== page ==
MEMBERS OF CONGRESS have been quick to point fingers in the aftermath of Hurricane Katrina. Some of the blame ought to be directed at themselves.
Where, for instance, was the oversight before Katrina? In particular, given the critical role of the Federal Emergency Management Agency and the minimal qualifications of Michael D. Brown to be its director, you might think the Senate would have wanted to conduct a thorough hearing before confirming him to the post. No such luck. Mr. Brown had a cursory hearing in 2002 -- it lasted all of 42 minutes and was attended by four senators -- when he was named deputy director of FEMA; no one at that hearing questioned his lack of background in emergency response.
And when Mr. Brown was promoted to the top job, he had no confirmation hearing at all -- thanks to a ridiculously loose provision in the law creating the Department of Homeland Security that waived the reconfirmation requirement for "any officer whose agency is transferred to the Department . . . whose duties following such transfer are germane to those performed before such transfer." If Mr. Brown wasn't qualified to head FEMA, Congress shares some of the responsibility for putting him there.
Members of the Louisiana congressional delegation might ask themselves -- or, even better, their constituents might ask -- whether they steered federal spending in the state to benefit their constituents or their financial underwriters. As The Post's Michael Grunwald reported, Louisiana has received more money for Army Corps of Engineers civil works projects than any other state during the Bush administration -- about $1.9 billion. But much of that money has gone to navigation projects of benefit to oil companies and shipping interests, not for shoring up protection against flooding. Given scarce resources, was dredging the J. Bennett Johnston Waterway really the best use of federal dollars?
Likewise, the Katrina disaster ought to lead lawmakers to rethink the irrational, porky formula that Congress has insisted on for spending disaster prevention funds. Instead of allocating money based solely on risk, Congress doles out cash even to states and cities facing minimal danger. That way, every area gets its slice of the homeland security funding pie -- and every lawmaker gets to claim credit.
The administration has tried to change these rules, but it's run into stiff resistance from some of those very lawmakers who now bewail the lack of preparedness exposed by Hurricane Katrina, including Sen. Susan Collins (R-Maine), who as chair of the Homeland Security and Governmental Affairs Committee has agreed to change the current formula but has held out for an arrangement still tilted too generously to small states such as her own.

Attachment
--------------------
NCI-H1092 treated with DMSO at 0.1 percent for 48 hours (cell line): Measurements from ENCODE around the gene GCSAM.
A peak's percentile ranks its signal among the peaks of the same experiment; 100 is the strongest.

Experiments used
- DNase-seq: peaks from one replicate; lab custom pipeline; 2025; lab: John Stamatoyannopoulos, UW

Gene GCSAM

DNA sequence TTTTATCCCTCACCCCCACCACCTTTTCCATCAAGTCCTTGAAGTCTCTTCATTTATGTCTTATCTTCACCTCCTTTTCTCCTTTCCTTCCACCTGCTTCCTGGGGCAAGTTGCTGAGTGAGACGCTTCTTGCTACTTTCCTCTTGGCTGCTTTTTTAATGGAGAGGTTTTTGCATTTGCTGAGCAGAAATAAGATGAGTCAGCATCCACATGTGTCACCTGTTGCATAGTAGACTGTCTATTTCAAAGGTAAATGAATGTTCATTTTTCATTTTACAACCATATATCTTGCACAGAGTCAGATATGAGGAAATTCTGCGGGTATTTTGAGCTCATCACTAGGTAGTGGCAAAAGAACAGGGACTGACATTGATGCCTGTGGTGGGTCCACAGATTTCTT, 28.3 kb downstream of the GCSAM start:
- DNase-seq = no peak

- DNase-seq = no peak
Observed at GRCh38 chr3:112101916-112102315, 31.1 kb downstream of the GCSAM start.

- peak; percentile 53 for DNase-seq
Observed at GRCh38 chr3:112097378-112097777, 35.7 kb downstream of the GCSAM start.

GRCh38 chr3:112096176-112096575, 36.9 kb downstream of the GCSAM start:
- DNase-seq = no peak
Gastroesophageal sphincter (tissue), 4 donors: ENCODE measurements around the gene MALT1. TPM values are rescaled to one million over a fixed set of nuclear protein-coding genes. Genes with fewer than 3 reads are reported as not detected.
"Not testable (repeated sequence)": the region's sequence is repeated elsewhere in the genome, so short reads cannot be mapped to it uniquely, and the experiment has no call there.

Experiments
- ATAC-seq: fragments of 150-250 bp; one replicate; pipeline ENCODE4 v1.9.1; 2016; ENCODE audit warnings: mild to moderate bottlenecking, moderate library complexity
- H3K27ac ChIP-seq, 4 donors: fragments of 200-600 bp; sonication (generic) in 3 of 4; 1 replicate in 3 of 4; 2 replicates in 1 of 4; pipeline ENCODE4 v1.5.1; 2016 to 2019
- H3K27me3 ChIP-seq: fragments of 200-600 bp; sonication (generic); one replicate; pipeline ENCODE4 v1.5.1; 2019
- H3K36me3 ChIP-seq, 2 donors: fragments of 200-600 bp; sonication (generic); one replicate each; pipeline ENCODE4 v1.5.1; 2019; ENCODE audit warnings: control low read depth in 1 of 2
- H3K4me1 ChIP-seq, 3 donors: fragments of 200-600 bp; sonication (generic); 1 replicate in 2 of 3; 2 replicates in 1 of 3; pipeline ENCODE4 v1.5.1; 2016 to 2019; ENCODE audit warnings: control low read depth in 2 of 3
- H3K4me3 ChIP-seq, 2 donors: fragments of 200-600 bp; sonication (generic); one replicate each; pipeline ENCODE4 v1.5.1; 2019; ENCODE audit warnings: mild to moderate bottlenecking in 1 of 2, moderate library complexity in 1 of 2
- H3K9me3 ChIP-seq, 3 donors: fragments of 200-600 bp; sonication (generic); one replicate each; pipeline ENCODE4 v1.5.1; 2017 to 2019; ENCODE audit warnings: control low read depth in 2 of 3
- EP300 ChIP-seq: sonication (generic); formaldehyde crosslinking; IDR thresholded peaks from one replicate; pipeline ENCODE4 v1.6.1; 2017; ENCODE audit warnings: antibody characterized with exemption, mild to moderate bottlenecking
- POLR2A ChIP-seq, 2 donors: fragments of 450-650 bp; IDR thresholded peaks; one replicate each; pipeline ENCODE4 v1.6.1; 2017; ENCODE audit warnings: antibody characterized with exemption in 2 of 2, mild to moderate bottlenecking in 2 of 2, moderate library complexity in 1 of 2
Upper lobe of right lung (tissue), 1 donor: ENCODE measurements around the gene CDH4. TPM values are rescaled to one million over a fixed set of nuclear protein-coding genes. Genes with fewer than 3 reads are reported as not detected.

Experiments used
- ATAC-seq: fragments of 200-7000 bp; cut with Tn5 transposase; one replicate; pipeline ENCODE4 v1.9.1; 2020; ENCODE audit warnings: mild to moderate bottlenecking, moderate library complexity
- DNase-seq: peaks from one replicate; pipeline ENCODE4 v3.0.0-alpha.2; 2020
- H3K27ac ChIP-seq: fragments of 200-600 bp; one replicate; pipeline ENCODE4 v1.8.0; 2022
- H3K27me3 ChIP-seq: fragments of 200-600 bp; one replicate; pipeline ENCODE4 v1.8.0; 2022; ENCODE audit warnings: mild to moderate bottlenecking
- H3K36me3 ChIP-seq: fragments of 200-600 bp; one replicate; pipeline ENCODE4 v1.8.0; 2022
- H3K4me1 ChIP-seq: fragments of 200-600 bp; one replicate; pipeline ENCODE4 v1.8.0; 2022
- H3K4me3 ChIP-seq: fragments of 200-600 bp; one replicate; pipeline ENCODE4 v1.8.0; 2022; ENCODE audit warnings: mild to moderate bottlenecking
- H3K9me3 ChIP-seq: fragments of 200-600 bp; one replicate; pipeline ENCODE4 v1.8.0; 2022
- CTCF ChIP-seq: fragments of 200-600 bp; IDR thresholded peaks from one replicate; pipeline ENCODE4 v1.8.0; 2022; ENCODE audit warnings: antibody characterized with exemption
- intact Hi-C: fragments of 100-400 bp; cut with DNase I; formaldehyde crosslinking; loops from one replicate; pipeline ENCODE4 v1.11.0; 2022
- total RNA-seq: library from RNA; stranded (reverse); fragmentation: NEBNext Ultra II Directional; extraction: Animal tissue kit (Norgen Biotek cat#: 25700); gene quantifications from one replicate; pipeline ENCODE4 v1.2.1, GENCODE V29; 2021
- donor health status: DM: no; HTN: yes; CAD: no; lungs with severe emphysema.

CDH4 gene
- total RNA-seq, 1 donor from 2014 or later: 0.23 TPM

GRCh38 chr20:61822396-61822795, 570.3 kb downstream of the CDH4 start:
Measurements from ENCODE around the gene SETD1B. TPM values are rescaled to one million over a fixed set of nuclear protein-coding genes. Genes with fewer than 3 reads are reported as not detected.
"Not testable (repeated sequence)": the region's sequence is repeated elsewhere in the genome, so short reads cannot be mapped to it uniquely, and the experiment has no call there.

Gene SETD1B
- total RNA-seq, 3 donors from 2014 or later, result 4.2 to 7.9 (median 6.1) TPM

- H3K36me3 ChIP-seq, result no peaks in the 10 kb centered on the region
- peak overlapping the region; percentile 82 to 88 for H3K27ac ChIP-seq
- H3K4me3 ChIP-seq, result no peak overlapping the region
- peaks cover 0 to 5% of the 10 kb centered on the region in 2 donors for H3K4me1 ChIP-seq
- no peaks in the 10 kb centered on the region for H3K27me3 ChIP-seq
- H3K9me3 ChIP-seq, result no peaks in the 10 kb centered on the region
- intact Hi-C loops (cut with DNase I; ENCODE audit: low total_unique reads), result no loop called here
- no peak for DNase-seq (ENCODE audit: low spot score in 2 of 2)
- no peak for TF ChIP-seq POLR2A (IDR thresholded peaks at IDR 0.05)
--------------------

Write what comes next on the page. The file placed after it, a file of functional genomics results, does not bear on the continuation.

Such parochialism may have contributed to the New Orleans debacle. It's the 35th most populated city in the country. It has one of the busiest ports in the country, along with oil, natural gas and chemical facilities -- vulnerable to terrorist attack as well as natural disaster. Yet it ranks 45th among the 50 high-risk cities that received grants from the Department of Homeland Security last year. It received less homeland security money than smaller, less endangered Baton Rouge.
Vulnerability to natural disaster isn't the same as risk of a terrorist attack, but a more sensible funding formula would probably have directed money to New Orleans because of the importance of its energy infrastructure. Wouldn't spending on satellite phones for police and firefighters in New Orleans have been a better use of federal funds than giving $52,688 in homeland security money to Plankinton, S.D., population 567, for new fire equipment or $200,000 to Grand Forks, N.D., for a bomb-dismantling robot?
In Katrina's wake, the pending legislation that would overhaul the funding formula needs to be shifted even more in the direction of risk; on this score, the House version of the legislation is better than the Senate's but still not good enough. And it ought to make clear, as the Senate version does, that exposure to natural disaster should be considered in the equation of risk.